This paper presents a first analysis of popular Internet humour about gender. The focus is on the extent to which such humour encodes sexist, feminist, and postfeminist ideologies. Utilizing a novel sampling protocol, a corpus of 150 highly popular verbal and visual comic texts was retrieved from eight English-based websites. The findings of a content analysis suggest that although men and women are mocked to an equal extent, traditional stereotypical gender representations still prevail, along with the emergence of new postfeminist portrayals. The postfeminist, essentialist thesis of gender differences is revealed to be central, while feminist humour about gender inequalities is marginal. The discussion contextualizes these findings and argues they express backlash interpretations of postfeminism. Finally, the results are discussed in relation to the high hopes held for the potential of the Internet to be involved in women's empowerment and the transformation of gender relations.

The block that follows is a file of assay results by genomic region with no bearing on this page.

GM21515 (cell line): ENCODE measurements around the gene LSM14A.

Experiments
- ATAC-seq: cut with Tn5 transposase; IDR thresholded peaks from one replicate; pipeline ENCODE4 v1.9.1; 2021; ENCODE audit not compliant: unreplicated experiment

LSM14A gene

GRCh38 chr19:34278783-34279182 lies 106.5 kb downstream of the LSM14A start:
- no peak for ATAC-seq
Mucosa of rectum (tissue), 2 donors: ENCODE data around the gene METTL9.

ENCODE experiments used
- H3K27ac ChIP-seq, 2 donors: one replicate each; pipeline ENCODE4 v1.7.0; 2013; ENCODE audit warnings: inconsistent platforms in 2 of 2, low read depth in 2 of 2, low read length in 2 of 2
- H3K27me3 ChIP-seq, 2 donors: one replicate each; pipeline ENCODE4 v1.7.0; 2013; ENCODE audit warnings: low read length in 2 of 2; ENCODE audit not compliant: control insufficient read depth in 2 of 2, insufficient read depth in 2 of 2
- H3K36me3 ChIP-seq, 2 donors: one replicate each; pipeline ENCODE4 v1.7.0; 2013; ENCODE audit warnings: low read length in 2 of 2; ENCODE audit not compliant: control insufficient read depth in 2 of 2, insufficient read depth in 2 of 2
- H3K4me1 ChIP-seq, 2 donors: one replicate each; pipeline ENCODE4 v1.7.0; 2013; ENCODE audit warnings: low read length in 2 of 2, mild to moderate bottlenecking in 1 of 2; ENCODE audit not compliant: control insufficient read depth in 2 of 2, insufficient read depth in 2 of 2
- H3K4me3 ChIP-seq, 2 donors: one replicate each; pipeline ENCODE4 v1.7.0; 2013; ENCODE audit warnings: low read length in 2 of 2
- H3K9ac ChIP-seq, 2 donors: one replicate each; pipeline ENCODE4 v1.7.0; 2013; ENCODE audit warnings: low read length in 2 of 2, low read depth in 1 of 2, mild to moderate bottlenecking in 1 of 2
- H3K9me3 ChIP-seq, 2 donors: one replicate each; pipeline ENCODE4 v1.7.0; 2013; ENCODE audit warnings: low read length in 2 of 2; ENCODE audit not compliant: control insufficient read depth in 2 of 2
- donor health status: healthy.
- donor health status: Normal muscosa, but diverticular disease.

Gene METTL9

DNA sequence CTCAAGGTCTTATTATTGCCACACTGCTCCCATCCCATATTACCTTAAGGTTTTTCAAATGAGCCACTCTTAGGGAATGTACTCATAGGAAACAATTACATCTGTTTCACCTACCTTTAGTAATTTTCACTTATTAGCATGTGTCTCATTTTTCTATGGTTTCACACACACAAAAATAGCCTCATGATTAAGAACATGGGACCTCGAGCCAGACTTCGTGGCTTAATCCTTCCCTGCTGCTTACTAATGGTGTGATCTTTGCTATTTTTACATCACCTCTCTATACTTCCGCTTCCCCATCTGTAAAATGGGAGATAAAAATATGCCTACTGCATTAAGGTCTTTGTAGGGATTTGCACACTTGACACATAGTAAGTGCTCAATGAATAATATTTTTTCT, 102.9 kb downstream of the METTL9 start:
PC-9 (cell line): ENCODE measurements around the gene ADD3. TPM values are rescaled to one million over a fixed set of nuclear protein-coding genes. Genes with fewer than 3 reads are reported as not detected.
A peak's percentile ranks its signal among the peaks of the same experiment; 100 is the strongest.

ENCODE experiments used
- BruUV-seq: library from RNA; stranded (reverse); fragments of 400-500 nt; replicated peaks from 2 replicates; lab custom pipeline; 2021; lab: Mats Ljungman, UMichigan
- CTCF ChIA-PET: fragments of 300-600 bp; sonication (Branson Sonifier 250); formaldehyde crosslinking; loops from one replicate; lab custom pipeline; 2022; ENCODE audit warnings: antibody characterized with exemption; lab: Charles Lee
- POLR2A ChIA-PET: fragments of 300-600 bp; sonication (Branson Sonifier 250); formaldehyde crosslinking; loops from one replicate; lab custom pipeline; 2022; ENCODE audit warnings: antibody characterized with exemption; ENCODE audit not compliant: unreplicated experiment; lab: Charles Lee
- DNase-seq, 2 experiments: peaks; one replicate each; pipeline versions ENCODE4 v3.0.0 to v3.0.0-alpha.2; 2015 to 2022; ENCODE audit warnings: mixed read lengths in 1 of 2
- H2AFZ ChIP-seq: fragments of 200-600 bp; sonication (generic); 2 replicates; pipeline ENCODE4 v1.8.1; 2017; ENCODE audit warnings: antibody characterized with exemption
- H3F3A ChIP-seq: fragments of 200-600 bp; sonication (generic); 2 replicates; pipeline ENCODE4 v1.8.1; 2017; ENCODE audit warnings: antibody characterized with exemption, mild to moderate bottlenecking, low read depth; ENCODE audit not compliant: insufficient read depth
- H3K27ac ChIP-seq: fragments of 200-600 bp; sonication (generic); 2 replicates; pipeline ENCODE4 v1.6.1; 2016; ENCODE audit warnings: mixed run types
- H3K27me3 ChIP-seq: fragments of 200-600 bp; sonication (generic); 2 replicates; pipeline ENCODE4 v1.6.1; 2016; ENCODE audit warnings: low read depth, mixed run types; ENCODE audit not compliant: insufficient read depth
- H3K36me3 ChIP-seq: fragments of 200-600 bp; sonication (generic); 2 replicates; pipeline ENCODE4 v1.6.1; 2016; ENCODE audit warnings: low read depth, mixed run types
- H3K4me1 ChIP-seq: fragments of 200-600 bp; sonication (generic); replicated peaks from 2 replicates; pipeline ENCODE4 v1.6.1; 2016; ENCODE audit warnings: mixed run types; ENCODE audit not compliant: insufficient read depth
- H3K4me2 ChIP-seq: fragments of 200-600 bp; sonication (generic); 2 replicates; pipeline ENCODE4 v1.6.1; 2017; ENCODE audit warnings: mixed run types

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We thank Ifat Maoz, Linda Renee-Bloch and Mike Thelwall for their useful comments and help, and Peter Lemish for his skillful editing. We are also grateful to the John Fell OUP Research Fund for providing funding for this study. Finally we express our gratitude to Emma Tinker and Marc Troughton for their thorough coding of the texts.
- Gender differences